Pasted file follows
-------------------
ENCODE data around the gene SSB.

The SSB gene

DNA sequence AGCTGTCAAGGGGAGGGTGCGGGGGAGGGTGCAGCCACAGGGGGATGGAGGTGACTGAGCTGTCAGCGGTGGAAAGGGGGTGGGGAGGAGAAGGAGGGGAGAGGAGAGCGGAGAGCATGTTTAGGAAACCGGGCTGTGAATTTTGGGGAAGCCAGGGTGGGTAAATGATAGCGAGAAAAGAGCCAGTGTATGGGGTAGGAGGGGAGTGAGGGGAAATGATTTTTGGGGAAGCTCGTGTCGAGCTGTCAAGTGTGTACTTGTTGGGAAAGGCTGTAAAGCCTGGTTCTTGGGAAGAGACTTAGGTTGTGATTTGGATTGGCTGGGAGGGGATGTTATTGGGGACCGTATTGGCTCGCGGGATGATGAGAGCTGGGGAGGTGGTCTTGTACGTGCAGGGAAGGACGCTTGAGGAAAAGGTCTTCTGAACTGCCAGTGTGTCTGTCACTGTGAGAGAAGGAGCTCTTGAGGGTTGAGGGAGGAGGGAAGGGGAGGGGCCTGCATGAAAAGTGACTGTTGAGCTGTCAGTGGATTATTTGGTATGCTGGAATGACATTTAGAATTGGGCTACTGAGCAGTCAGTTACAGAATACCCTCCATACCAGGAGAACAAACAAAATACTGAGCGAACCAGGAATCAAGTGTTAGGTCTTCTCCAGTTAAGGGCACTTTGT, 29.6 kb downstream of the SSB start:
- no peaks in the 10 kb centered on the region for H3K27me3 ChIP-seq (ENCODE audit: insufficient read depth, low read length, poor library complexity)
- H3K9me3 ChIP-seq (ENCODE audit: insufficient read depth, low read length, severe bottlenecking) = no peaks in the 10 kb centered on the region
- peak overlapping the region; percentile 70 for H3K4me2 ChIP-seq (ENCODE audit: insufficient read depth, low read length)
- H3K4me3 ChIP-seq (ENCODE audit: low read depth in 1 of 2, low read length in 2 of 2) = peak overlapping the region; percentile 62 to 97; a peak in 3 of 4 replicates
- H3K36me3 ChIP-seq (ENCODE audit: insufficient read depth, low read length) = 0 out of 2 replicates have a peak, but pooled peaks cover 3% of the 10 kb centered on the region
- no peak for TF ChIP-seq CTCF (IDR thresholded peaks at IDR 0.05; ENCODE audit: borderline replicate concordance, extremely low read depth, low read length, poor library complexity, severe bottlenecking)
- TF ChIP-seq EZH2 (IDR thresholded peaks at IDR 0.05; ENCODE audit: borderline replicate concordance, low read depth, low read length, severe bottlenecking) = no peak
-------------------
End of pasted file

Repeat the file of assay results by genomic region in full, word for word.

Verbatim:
ENCODE data around the gene SSB.

The SSB gene

DNA sequence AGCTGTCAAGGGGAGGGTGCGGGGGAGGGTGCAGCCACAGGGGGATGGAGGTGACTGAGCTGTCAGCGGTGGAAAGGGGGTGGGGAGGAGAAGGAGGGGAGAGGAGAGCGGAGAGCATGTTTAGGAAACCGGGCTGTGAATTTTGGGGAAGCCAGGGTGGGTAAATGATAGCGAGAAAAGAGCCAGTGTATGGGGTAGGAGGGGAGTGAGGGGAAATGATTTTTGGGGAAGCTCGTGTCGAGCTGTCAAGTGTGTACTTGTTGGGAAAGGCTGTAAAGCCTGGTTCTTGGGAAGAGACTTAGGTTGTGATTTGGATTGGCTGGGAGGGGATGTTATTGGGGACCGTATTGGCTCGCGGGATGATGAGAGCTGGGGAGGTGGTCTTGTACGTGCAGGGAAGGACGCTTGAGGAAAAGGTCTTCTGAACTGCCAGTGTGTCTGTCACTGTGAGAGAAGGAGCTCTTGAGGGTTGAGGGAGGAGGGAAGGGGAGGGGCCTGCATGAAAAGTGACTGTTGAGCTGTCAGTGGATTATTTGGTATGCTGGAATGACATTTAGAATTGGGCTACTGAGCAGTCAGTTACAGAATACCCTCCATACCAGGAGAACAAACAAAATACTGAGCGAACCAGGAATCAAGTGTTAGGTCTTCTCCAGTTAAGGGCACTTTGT, 29.6 kb downstream of the SSB start:
- no peaks in the 10 kb centered on the region for H3K27me3 ChIP-seq (ENCODE audit: insufficient read depth, low read length, poor library complexity)
- H3K9me3 ChIP-seq (ENCODE audit: insufficient read depth, low read length, severe bottlenecking) = no peaks in the 10 kb centered on the region
- peak overlapping the region; percentile 70 for H3K4me2 ChIP-seq (ENCODE audit: insufficient read depth, low read length)
- H3K4me3 ChIP-seq (ENCODE audit: low read depth in 1 of 2, low read length in 2 of 2) = peak overlapping the region; percentile 62 to 97; a peak in 3 of 4 replicates
- H3K36me3 ChIP-seq (ENCODE audit: insufficient read depth, low read length) = 0 out of 2 replicates have a peak, but pooled peaks cover 3% of the 10 kb centered on the region
- no peak for TF ChIP-seq CTCF (IDR thresholded peaks at IDR 0.05; ENCODE audit: borderline replicate concordance, extremely low read depth, low read length, poor library complexity, severe bottlenecking)
- TF ChIP-seq EZH2 (IDR thresholded peaks at IDR 0.05; ENCODE audit: borderline replicate concordance, low read depth, low read length, severe bottlenecking) = no peak